In this issue the typographic pot has been stirred with more than usual vigour, resulting in an enticing range of flavours.
From Niklaus Troxler‘s typographic jazz posters, reflecting the harmonies of the international jazz festival in Willisau, Switzerland, it is quite a step to the sensuous letters from Gustav Klimt, formed before the pursuit of a holistic approach to design became a profession.
Friedrich Friedl describes for us the apparently effortless economy to be found in the work of Helmut Schmid, which can be compared with Bruno Monguzzi’s designs and contrasted (wildly) with the Sho-cards illustrated in Steven Heller’s article.
Ken Garland encourages us to discover usual visual definitions in the world around us, completing a particularly satisfying repast.
…Best known as a visual communicator, Monguzzi is also a thoughtful and thought-provoking writer and professor. Although his work is internationally celebrated Monguzzi still considers himself an outsider to the profession. He lives in the small village of Meride in the hills of southern Switzerland. Life centres around his family, teaching school and designing from his studio located on the third floor of his farmhouse. In this quiet and relatively isolated environment he concentrates on the search for simple truths in visual communication.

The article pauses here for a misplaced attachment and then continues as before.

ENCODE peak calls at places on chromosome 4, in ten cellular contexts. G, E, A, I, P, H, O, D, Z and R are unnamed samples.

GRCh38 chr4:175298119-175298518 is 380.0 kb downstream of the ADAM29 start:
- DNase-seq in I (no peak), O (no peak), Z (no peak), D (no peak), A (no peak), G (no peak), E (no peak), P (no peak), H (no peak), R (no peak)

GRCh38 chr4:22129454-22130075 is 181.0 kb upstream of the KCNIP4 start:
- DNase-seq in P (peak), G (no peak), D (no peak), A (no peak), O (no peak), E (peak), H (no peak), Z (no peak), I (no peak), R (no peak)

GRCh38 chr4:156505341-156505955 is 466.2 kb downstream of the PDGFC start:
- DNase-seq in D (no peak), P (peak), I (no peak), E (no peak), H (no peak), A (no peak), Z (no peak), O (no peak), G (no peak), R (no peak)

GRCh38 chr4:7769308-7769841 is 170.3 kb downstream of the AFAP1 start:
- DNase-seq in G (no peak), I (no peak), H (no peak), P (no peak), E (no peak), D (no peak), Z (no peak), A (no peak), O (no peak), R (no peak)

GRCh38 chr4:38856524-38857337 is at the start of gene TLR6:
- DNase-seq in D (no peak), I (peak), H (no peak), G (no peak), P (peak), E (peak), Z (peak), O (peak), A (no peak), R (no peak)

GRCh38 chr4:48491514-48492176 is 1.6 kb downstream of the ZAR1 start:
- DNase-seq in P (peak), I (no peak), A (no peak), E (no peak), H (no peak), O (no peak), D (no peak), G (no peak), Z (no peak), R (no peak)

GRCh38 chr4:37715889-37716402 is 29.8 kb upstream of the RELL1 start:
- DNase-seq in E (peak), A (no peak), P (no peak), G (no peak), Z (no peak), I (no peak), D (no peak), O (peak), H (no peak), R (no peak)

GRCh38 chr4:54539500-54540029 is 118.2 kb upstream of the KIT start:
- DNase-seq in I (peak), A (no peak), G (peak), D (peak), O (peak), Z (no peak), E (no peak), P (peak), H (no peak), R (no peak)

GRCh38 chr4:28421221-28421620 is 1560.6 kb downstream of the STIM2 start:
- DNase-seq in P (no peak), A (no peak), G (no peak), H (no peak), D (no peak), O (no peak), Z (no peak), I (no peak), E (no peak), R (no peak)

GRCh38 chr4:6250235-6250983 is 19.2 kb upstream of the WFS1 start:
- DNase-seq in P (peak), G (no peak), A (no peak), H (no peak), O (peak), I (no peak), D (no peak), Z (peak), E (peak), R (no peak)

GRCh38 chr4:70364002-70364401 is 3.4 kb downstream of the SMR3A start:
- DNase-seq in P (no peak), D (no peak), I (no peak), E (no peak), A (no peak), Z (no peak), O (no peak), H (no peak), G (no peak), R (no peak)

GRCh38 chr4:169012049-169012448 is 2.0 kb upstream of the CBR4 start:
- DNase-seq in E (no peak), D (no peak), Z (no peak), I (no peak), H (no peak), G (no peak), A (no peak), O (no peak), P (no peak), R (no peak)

Truths, in the Monguzzi context, mean that ideal in problem-solving that has to do solely with the quality of the communication, resulting from the rational employ of formal and ‘linguistic devices’ which lead to ’independent’ answers, not culled from a bag of tricks. (Visual communication meaning the practice of applying form over content objectively, through the use of relevant signifiers such as words or images)…
©2000 Bradbourne Publishing Ltd.